Archive for the ‘Social Media’ Category

#6: Take a Quick Break – 10 Ways Small Businesses Can Use Social Media to Save Time

Tuesday, August 21st, 2012

In this latest installment of 10 Ways Small Business can use Social Media to Save Time, we will discuss how social media can help stimulate your small business.

Fatigue in the office is nothing new, and learning how Social Media can help alleviate that fatigue can make your employees and you more efficient.

Whether you’re working in an office or at home, taking regular breaks is essential for your mental and physical well-being. In a traditional office, you could head to the cafeteria for a cup of coffee or down to the proverbial water cooler. But when you work for yourself, taking a break to join humanity is a little more involved. You can get in the car and drive to Starbucks for a quick latte, but that takes time and money.

You could call up a friend to check in, but who really has the time?  Instead, here are a handful of things you can do to take a much-needed mental break, all from the comfort of your own home, all via your Social Media networks:

  • Head over to Facebook and see whose birthday it is using the notification feature. Then leave them a birthday message on their wall (5 minutes).
  • Catch up on your favorite non-work-related blogs. Or read a few of the industry movers and shakers and leave them a thoughtful comment, linking back to your own site (10 minutes).
  • Post a question of the day (hashtag #QOTD) related to your niche, but in a “just for fun” sense. For instance, “What’s the last ___ you purchased for your ___?” This is a fun way to engage your Twitter followers, as well as gather some informal intelligence (5 minutes).
  • Yes, go ahead and succumb to playing games like Farmville or Plants vs. Zombies, just log in and play for a limited time. Set an egg timer next to your computer and stop when time’s up (15 minutes).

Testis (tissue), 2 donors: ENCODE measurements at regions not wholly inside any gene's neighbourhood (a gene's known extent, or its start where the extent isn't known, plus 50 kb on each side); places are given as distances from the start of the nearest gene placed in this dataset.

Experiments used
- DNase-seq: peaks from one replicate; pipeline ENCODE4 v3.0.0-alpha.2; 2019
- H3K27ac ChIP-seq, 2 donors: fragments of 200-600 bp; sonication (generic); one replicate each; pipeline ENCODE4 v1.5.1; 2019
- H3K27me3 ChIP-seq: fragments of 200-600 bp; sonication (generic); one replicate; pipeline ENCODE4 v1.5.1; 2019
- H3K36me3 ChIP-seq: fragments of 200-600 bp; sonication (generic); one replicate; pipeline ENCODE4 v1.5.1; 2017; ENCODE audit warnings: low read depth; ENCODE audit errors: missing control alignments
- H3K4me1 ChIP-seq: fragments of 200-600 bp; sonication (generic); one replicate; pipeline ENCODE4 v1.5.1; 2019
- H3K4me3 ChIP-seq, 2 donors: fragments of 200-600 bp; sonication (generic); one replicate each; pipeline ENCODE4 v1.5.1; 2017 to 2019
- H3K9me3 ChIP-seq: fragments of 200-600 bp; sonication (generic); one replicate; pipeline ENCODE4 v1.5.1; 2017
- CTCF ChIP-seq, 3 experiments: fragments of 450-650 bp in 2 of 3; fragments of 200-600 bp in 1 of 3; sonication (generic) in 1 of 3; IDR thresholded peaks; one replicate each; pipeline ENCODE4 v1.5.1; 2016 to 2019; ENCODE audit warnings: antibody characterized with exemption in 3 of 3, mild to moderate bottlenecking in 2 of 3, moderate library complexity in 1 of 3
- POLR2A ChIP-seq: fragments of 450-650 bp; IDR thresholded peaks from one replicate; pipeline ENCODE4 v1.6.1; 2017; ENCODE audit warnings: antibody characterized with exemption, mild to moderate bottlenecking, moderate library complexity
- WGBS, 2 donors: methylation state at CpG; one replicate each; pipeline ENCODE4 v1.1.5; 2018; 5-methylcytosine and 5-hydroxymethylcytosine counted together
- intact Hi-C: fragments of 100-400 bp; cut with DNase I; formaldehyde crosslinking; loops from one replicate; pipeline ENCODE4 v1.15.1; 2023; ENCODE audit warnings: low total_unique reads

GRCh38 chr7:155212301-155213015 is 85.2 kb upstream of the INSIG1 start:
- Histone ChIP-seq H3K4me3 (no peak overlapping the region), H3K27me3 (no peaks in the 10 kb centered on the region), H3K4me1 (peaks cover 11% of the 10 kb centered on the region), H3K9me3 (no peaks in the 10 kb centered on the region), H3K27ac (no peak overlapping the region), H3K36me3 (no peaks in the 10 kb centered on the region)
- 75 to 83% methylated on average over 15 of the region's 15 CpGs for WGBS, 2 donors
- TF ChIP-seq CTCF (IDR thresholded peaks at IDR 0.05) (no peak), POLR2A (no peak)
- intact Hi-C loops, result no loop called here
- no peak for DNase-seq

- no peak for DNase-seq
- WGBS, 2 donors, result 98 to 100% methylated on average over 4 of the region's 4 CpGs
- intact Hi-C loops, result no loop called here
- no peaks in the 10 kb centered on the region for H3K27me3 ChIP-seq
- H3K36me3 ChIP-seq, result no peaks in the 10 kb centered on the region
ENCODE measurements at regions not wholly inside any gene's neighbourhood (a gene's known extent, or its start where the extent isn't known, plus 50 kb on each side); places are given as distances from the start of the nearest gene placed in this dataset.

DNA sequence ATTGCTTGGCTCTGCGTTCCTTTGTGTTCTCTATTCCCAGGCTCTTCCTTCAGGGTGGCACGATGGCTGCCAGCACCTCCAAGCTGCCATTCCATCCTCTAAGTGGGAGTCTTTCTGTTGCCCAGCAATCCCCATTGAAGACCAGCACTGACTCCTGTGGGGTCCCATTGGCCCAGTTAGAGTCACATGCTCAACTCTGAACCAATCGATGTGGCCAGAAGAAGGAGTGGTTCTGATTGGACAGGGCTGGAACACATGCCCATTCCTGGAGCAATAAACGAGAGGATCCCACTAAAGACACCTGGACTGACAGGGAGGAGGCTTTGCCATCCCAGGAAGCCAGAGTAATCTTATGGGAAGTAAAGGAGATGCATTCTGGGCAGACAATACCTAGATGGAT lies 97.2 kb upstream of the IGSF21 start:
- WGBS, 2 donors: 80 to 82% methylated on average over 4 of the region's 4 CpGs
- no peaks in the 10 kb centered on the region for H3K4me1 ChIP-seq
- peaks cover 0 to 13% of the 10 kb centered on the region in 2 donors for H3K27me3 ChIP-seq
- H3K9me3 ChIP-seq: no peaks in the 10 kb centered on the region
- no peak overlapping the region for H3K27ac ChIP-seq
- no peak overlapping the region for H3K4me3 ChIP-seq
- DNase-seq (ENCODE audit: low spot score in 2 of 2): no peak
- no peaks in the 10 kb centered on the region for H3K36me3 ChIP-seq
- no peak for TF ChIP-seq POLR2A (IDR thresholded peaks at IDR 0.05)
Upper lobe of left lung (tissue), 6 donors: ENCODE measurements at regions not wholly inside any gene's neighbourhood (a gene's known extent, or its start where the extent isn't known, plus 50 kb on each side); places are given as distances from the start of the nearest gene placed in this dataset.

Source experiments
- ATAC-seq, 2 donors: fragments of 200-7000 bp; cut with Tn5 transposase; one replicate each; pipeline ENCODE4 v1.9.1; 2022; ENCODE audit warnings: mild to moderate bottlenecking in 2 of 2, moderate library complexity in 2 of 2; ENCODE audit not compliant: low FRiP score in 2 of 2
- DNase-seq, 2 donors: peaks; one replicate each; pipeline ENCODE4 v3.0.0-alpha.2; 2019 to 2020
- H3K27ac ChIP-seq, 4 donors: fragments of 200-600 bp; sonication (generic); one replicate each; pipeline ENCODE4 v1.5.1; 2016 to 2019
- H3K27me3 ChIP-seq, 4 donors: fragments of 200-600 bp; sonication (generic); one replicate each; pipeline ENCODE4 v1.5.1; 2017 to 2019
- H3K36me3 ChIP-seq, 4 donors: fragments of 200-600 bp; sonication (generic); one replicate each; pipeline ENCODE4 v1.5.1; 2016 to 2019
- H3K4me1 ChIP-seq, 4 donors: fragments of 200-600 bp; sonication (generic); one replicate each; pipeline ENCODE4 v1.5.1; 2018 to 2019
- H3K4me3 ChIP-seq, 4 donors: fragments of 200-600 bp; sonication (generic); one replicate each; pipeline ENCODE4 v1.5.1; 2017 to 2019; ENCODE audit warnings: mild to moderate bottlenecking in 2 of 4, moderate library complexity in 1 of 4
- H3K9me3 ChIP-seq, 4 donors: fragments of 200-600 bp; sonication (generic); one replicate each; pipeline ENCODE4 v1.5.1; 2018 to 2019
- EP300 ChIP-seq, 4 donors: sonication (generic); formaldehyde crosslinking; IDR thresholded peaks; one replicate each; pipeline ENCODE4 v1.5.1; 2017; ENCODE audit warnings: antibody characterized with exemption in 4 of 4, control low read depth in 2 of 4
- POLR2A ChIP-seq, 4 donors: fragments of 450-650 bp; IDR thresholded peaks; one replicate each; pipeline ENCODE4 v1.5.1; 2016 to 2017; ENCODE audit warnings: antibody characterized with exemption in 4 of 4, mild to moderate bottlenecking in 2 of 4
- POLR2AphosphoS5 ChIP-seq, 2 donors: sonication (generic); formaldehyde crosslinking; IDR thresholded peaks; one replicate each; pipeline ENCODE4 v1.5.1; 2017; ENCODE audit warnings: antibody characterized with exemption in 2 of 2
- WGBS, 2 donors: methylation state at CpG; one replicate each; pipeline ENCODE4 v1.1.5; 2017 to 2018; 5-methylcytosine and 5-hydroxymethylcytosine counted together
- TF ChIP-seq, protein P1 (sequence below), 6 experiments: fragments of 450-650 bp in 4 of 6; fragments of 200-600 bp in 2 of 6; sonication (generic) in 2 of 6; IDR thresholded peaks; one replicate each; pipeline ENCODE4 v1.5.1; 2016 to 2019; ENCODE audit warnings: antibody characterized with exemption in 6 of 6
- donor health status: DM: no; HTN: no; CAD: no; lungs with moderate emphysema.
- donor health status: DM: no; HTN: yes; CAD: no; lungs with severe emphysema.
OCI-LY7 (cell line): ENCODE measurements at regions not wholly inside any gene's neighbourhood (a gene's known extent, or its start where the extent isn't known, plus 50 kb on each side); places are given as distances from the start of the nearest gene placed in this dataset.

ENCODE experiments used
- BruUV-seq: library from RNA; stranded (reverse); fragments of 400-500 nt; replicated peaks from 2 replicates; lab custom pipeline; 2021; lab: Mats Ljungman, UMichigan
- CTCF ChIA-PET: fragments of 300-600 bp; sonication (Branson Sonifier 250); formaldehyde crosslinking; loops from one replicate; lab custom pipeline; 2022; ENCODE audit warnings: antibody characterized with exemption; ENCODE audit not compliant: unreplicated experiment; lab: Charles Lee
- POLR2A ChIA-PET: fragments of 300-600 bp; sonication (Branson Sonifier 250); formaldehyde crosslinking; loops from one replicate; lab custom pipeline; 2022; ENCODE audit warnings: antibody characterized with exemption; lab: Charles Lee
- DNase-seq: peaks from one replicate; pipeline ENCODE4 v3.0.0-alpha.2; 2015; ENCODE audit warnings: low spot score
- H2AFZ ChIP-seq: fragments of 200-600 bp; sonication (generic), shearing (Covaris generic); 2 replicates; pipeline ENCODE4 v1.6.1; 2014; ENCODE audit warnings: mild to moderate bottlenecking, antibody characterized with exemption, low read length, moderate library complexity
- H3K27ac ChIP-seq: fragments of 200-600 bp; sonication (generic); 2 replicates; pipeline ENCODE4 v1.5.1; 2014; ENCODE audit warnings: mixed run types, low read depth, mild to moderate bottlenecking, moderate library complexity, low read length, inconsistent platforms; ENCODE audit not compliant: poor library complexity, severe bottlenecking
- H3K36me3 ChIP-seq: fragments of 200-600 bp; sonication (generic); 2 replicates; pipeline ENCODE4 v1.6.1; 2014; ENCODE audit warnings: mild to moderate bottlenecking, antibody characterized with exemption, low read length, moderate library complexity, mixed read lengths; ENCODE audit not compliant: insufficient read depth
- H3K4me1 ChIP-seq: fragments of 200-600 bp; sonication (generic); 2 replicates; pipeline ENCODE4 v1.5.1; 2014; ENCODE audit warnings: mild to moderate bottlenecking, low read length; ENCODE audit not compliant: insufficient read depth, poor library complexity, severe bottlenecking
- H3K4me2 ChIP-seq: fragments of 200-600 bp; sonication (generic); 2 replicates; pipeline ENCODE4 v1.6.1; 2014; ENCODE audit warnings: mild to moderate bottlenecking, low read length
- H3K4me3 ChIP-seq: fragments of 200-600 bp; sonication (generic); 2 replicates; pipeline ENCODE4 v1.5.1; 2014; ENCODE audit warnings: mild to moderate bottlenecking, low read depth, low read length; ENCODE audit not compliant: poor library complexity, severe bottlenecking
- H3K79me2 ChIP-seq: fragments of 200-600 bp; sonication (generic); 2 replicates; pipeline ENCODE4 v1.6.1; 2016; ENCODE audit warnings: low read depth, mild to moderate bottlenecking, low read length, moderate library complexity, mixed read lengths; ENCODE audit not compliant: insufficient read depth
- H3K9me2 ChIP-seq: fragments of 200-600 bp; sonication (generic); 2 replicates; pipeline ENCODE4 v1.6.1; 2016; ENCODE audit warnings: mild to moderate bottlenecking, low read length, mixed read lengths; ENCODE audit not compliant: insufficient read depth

• Check out the latest videos in your niche (did you know you can subscribe to other video creators’ YouTube channels?). Leave a comment or even create your own video response (15 minutes).
  • Log into LinkedIn and update your status. Then check in on some of your groups and see what the hot topics are. Offer your expertise if appropriate (15 minutes).
  • Do the same with Facebook. Visit some of the groups you belong to and leave questions, comments or other posts on the wall; make sure to leave links where possible (15 minutes)
  • See who’s commented on your blog lately and visit their websites, leaving comments and thanking them for visiting you. Reciprocity goes a long way to establishing strong relationships (10 minutes).
  • Go to the iTunes store and see who hosts the leading podcasts in your industry. Visit their blogs and start establishing a relationship with these movers and shakers (5 minutes).

Any one of these suggestions takes less time than a trip to the local Starbucks counter – or a trip to the water cooler, for that matter! Use your break time wisely and you’ll receive the double benefits of refreshment and audience engagement.

In our next installment of our series 10 Ways Small Business can use Social Media to Save Time, learn how social media can broaden the scope of your company and help share important information with your customers.

#5 Finding Resources – 10 Ways Small Businesses Can Use Social Media to Save Time

Tuesday, August 14th, 2012

In this next installment of the 10 Ways Small Business can use Social Media to Save Time, readers will learn how Social Media can be used to find essential resources for your company.

If you’re in search of a great printer, you may just want to skip Elance and go directly to Twitter? Finding recommended vendors and freelancers for your business can be as easy as asking the hundreds of folks in your social media network who they recommend. Here’s a breakdown of ways to find trusted contractors, by social media outlet:

    1. 1. LinkedIn. One of the most powerful elements of LinkedIn is the “recommendations” feature. You can write, read, and request recommendations from others in your network. It may take a little legwork, but you can easily use this feature to find a great copywriter, and read what others have to say about him or her. Think of it as a Yelp for people.


    1. 2. Twitter. While you’re missing out on the depth of information available on LinkedIn, you can get instantaneous responses from other users. For instance, tweet “Looking for a great online bookkeeper” and you will get dozens of responses within minutes. Give more weight to those that come from inside your network, though, as often a request for referrals will generate automated responses from spammers as well.


    1. 3. Facebook. You can post requests for referrals, just like on Twitter, and you can also search for people with those keywords in their profiles. Beware, though; just because someone is listed as “Penelope Bookkeeper” doesn’t mean they’re an expert. You could also post your request in groups that are associated with the topic (post a request for a logo designer on a graphic artists’ Facebook group wall, for example).